Well - my boy hasn't robbed a bank yet, he's not an alcoholic or a drug addict ( Bob Ruark fancied his tipple, but not in the hunting field) and last year he shot an elephant cow at a range of about two metres after she had flipped a student out of the tracker seat on an open vehicle full of kids whom he was guiding through the wilds. I reckon reading Ruark didn't do him any harm.

Back to some of our local talent. One George Michael, a Joburg lad, I seem to remember, became a 'noted' Big Game Hunter in the fifties, and he wrote "African Fury" which did not impress me. Possibly to make up for his defects, his wife wrote " I Married a Hunter" two years later - which did nothing to charm me either. The books were full of cutesy snapshots of Ma, Pa and the babies with some deader on the ground in front of them. At least, that is how I remember the books. One of the few books by a lady author, which charmed, was a cheerful tale by one Sally Macdonald, who joined her husband on a home-crafted safari in pre-war Tanganyika. "Tanganyika Safari" (Angus & Robertson 1948) is an entertaining read, as is her other book, which has nothing to do with hunting - "Sally in Rhodesia". Then there is the gifted writer, and I believe, talented concert violinist of his day, Victor Pohl. He wrote a number of books of short stories about the Basuto people around his family farm in the Eastern Free State, as well as his family's lot during the Boer War in "Adventures of a Boer Family". However, his real talent came to the fore in the book "Bushveld Adventures" (Faber & Faber 1940) in which he describes his youthful hunts with his black companion and a dog trotting at his heels. Very reminiscent of 'Jock of the Bushveld', and a charming read for young and old, hunter or not.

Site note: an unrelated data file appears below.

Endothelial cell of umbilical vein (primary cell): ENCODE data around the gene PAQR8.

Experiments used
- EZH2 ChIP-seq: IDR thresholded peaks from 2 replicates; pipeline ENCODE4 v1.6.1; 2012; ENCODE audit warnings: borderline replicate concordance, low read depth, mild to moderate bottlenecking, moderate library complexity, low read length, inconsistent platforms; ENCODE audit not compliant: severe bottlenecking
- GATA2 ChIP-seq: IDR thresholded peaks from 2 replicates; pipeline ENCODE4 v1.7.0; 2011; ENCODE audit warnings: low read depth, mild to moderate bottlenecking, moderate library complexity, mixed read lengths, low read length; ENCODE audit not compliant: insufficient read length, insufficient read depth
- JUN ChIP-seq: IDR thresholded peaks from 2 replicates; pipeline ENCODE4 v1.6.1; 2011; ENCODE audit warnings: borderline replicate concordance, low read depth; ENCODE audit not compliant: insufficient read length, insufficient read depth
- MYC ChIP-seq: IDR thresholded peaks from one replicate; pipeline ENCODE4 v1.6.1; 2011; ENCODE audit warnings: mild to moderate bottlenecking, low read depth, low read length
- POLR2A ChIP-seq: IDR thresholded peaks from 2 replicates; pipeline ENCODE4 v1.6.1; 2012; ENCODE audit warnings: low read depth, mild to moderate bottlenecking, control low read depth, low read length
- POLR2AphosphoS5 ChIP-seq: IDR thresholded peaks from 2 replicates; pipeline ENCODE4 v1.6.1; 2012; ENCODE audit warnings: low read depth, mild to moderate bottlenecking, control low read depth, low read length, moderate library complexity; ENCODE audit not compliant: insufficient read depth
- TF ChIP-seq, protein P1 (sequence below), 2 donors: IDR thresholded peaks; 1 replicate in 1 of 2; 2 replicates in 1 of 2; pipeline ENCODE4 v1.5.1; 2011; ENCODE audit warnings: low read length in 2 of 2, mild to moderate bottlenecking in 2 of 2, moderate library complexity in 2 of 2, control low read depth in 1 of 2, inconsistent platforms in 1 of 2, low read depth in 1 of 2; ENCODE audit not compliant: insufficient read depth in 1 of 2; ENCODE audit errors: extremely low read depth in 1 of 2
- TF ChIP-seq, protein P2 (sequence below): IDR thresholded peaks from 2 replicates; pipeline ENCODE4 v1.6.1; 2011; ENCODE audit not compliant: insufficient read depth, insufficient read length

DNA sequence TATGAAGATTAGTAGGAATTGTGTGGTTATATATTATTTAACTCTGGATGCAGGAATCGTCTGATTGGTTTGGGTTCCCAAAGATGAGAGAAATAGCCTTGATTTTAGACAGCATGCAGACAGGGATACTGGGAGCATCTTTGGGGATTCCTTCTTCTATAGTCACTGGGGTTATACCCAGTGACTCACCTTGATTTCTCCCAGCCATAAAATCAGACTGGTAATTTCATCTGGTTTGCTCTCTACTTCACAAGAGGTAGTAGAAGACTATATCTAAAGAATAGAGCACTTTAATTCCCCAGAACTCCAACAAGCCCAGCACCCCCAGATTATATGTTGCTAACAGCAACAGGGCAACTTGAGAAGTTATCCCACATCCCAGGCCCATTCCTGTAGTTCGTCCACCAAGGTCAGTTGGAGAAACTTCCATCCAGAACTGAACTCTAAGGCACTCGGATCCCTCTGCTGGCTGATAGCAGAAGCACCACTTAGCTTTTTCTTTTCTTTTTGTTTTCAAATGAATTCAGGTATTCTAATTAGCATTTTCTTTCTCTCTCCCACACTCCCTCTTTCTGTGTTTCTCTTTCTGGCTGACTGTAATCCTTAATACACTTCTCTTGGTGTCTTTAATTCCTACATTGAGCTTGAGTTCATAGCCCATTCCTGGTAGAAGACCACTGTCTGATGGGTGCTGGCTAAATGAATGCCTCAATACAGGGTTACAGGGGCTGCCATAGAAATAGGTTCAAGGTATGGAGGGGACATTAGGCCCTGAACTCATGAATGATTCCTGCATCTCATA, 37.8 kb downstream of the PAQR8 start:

I have read a number of Afrikaans hunting books, many of which are of interest, but I must confess to finding a fundamental difference between this genre in English and the same in Afrikaans. Possibly it has to do with the attitude to the hunt and the animal. For the Brits it's a noble animal they're pitting their wits against, and a sport (of kings, mind you, not so long ago) which carries a certain aura of romance. For the Afrikaner, the animal is historically so much biltong, and the hunt is a way of bringing home the biltong. Possibly I should not decry the delicious snack (of which I caused quite a few hundredweight to be made in my time), nor should I slander a good roast, but their literary efforts don't make romantic reading matter.